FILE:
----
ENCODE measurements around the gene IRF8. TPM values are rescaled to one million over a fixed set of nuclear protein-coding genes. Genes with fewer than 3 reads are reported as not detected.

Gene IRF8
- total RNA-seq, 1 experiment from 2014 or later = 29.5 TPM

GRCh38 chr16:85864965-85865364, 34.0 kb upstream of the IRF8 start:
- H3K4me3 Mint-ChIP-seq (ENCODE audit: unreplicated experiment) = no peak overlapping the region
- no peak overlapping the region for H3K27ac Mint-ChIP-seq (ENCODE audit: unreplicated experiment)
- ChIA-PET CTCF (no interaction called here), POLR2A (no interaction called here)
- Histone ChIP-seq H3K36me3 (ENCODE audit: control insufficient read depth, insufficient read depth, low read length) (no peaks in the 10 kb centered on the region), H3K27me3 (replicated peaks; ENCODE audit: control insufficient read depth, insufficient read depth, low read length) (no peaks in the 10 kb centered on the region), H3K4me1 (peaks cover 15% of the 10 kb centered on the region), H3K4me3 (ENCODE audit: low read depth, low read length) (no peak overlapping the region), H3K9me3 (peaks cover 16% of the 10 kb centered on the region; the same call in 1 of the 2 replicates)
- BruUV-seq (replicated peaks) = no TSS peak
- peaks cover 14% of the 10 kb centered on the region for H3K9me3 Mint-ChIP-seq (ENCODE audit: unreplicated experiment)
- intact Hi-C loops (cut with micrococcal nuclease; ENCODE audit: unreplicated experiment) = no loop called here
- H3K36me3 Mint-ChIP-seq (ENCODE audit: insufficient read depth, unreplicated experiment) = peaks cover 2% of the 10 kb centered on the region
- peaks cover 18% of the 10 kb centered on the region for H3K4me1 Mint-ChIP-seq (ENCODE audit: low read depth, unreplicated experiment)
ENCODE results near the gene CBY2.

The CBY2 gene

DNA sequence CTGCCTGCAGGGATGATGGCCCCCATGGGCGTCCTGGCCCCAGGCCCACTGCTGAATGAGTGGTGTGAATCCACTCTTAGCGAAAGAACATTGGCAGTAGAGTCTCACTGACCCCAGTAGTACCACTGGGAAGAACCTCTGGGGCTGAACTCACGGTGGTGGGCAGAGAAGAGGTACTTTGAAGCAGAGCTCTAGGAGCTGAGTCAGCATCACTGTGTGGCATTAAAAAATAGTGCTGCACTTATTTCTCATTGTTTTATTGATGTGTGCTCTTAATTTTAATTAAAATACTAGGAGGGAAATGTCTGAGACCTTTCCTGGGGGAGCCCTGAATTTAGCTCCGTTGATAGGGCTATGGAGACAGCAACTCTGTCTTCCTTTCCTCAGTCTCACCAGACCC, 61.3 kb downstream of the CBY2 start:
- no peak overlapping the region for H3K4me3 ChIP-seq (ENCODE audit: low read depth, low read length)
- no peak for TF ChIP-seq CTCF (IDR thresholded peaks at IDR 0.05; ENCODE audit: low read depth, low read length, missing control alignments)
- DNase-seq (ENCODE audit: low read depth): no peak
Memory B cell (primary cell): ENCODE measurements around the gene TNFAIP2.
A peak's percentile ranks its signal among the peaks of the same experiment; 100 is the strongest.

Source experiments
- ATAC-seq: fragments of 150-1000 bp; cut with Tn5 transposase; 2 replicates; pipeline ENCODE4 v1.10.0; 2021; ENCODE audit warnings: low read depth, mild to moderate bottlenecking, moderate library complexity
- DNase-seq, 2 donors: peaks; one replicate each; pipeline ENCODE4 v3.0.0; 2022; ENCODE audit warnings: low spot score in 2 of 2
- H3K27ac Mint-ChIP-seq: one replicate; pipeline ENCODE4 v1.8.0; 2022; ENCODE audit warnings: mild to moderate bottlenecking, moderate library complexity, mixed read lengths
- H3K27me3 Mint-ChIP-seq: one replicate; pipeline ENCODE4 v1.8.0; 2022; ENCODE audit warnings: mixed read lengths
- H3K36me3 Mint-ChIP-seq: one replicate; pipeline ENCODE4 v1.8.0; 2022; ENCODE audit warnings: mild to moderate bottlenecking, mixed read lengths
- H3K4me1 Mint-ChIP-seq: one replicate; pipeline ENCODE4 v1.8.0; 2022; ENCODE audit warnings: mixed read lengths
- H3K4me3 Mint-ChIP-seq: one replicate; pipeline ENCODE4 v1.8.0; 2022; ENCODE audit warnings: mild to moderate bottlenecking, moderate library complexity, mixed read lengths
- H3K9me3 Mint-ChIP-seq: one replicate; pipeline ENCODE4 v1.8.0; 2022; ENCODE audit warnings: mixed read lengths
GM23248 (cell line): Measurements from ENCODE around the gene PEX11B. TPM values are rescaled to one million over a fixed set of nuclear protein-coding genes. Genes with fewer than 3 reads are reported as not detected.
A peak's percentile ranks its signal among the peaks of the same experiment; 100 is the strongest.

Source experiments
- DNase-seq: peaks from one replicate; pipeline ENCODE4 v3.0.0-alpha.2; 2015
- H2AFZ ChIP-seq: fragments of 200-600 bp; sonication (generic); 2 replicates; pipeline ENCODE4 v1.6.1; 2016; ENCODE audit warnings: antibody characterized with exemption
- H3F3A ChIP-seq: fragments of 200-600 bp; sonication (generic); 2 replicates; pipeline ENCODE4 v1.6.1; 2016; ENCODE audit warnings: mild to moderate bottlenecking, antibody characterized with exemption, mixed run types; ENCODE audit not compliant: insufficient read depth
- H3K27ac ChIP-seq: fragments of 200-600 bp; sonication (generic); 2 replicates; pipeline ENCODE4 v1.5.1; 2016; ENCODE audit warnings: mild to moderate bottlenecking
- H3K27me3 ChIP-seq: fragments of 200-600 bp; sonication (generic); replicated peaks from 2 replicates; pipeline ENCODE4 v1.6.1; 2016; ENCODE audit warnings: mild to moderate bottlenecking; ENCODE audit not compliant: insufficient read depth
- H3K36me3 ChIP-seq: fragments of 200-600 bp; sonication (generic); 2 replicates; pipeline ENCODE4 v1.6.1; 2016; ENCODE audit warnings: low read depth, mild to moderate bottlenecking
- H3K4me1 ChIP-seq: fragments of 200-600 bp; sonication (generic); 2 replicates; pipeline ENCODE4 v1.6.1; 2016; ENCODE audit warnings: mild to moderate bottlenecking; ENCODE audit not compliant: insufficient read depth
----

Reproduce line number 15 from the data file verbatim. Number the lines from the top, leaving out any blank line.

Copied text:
The CBY2 gene